Book your hotels early – and consider paying a little extra. “This will save your vacation and give you and your family the long-awaited and dreamy vacation,” says Sangeeta Sadarangani, CEO of Crossing, a multinational travel agency headquartered in London. “A lot of hotels have a small number of employees and they have new and inexperienced employees working in them.” By paying a little extra for a five-star experience, you are more likely to land in a luxury property where the experienced staff will ensure you have a relaxing time. “The best travel advisors have been visiting hotels and interacting closely with hoteliers, and they have inside information about what’s exciting and what’s not,” he adds.

Make your other reservations now, too. That’s the advice of Cristiano Capote, General Manager at JW Marriott Venice Resort & Spa. “One of the things we’ve noticed is that our guests are so eager to travel and back to classic European destinations that they don’t realize that in order to have the best guaranteed experience this summer, they have to go ahead with advance planning,” he says. Plan ahead for restaurant reservations, museum tickets, and private tours. They sell quickly.

Check the expiration dates of your passport. “Many have not traveled internationally for a while and don’t realize that if their passport has expired or is within six months of its expiration, you will be denied entry to certain countries,” says Danny Finkel, TripActions’ chief commercial officer. Also remember that some destinations and international airlines still require masks. “Be sure to check before your flight,” he adds.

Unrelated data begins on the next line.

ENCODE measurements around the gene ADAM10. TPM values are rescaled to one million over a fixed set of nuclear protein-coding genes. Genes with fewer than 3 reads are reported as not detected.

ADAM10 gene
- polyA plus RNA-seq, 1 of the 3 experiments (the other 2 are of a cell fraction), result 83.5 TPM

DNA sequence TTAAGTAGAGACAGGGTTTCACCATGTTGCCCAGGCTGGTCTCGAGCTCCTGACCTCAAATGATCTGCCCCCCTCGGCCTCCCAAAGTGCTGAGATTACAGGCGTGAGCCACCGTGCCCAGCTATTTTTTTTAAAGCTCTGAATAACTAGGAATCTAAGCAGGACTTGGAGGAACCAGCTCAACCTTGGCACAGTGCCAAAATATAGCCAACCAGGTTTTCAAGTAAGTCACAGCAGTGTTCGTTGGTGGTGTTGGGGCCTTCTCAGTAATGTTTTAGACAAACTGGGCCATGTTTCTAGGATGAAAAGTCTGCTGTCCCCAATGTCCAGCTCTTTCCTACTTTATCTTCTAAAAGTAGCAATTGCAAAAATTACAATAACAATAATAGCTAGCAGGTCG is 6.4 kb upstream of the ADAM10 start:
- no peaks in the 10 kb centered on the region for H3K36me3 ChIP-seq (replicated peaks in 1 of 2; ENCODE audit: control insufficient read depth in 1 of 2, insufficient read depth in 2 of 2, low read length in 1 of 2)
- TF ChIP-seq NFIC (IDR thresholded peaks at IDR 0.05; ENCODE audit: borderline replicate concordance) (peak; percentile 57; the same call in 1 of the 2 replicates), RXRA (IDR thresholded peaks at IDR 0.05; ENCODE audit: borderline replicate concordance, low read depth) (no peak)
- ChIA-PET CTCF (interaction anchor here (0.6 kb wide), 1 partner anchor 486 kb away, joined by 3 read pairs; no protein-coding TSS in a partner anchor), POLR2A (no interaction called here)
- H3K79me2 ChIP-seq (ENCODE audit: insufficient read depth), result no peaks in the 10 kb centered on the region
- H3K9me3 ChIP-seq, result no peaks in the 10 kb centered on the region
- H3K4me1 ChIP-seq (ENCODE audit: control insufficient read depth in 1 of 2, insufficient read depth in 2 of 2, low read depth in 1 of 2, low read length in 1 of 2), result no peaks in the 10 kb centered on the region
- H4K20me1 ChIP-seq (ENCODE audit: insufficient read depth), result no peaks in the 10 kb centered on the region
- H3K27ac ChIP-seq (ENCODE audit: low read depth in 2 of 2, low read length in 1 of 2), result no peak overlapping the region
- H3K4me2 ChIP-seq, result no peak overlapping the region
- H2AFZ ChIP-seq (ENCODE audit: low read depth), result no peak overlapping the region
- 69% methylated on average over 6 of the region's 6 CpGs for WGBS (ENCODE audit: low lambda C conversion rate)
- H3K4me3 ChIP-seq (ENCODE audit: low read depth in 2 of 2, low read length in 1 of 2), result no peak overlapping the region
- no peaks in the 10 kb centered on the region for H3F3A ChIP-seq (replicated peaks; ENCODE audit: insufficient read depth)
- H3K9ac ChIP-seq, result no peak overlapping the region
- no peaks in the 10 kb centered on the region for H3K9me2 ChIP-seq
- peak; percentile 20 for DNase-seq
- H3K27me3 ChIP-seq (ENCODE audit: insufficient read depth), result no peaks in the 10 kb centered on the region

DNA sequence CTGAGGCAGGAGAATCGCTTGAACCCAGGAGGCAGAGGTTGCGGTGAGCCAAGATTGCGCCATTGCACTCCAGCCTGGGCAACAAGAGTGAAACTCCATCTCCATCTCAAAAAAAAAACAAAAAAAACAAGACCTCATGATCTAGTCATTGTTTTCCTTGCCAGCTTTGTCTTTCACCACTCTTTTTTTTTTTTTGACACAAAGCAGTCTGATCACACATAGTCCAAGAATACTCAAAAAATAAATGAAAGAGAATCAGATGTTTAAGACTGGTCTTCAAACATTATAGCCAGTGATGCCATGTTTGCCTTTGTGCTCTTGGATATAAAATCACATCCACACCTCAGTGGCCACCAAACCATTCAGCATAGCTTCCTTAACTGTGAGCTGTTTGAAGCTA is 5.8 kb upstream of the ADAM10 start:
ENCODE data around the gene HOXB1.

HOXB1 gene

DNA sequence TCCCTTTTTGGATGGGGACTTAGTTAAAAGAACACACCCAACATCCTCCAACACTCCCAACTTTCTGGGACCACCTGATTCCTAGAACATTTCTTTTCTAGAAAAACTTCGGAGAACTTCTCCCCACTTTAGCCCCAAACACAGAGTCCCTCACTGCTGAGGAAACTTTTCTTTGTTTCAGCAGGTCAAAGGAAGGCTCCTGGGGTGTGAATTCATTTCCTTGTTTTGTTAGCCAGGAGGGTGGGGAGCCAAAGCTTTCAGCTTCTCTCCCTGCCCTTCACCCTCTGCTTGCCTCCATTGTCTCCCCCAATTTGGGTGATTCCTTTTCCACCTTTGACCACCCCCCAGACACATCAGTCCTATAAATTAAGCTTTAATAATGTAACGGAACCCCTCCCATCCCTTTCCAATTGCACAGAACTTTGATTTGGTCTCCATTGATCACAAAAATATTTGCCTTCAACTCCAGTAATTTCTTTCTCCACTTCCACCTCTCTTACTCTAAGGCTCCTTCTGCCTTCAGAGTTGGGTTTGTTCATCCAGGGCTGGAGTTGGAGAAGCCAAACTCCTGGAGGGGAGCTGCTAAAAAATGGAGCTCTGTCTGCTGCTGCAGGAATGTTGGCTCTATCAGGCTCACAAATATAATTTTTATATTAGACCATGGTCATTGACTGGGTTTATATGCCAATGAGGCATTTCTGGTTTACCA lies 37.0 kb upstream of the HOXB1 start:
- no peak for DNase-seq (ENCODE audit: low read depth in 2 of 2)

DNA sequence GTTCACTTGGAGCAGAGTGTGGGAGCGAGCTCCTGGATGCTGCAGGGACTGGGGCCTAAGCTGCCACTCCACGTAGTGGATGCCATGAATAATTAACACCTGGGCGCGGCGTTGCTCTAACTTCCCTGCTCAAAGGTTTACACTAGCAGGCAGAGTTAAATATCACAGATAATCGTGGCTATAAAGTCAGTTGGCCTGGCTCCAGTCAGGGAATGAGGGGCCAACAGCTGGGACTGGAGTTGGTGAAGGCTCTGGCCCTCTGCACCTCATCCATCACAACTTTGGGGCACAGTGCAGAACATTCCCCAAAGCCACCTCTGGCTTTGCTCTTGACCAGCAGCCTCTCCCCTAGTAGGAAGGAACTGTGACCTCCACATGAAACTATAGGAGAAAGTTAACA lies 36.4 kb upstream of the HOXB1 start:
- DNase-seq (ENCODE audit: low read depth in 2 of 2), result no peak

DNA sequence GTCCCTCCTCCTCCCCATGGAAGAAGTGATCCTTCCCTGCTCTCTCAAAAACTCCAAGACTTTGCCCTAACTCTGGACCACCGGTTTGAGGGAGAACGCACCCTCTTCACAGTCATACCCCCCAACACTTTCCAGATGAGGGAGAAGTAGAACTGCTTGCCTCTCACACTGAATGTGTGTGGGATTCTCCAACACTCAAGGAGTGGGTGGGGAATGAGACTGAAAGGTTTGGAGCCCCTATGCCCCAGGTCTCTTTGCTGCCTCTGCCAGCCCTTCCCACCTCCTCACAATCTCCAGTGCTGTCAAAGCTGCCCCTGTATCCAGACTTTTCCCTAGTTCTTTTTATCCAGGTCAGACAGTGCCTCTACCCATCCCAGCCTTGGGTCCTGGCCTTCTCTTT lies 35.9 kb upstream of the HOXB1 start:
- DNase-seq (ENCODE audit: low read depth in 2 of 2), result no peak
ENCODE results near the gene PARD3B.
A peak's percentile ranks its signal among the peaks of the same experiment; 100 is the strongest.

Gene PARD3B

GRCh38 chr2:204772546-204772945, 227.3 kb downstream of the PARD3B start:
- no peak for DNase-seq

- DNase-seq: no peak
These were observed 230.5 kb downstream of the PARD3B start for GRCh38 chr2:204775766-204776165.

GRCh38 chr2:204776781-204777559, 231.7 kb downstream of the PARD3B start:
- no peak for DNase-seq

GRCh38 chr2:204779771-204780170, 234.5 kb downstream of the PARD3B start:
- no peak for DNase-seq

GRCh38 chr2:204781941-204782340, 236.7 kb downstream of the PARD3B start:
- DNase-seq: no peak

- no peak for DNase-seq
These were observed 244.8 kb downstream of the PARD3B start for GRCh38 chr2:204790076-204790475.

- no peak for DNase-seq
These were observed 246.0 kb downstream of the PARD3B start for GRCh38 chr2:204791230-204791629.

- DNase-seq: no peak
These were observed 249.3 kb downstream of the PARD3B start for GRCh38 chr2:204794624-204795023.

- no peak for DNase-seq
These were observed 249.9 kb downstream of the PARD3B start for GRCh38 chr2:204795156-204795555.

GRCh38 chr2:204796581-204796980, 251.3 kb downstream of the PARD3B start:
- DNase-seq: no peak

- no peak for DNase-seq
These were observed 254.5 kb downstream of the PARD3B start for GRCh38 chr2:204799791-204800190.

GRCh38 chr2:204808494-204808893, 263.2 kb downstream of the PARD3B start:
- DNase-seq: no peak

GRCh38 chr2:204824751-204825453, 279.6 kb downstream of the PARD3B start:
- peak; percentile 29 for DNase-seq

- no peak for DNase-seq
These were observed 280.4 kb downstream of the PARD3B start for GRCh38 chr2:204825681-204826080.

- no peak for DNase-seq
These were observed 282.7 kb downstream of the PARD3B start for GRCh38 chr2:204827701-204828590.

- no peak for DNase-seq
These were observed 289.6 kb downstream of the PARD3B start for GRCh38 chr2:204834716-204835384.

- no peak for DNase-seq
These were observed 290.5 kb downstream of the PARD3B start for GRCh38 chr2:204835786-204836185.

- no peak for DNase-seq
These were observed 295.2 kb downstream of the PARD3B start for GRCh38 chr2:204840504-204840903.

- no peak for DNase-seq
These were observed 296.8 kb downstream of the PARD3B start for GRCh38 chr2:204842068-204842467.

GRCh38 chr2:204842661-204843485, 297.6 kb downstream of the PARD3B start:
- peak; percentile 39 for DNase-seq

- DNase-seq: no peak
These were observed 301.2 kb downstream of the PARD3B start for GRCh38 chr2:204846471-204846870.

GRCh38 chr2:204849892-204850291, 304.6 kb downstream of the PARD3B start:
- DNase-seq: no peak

How to reach your summer destination 2022

Experts say that corners should not be cut. And if possible, drive.

Skip the budget airlines. This is summer travel advice from Julie Rumhold, consumer analyst at DealNews.com. “Yes, they do offer ridiculously low fares on domestic and international flights,” she says. “But you’ll end up paying in other ways.” At a time when holiday budgets are dwindling due to inflation, the last thing you want is a surprise fee for your trip. “Instead, choose a major airline and only travel at a convenient time, such as during the week, when fares are naturally cheaper,” she adds. “This way, costs for things like snacks and hand luggage are included, and you don’t have to worry about paying extra cash for these items on your flight.” Budget airlines often have very slim schedules and smaller fleets. So if your flight is canceled due to weather or a mechanical issue, you may have to wait days for the next flight on that airline.

You may not fly. “The pilot shortage is real and affecting travel dramatically,” says travel expert Peggy Cleveland, author of 100 things to do in Tacoma before you die. “For example, summer storms cause travel delays every year at Dallas-Fort Worth Airport. Add in the shortage of pilots and full planes, and that’s a recipe for what can be a delay of several days.”

Beware of additional insurance requirements. “Despite the current recovery, as part of their Covid policies, some international destinations continue to require tourists to provide proof of travel insurance upon entry,” says Beth Godlin, president of Aon Affinity Travel Practice. Check before you leave and make sure you have the right insurance.

Where should you go this summer?

This summer, you need to slalom when everyone else is down. At least that’s the consensus of travel experts on summer travel.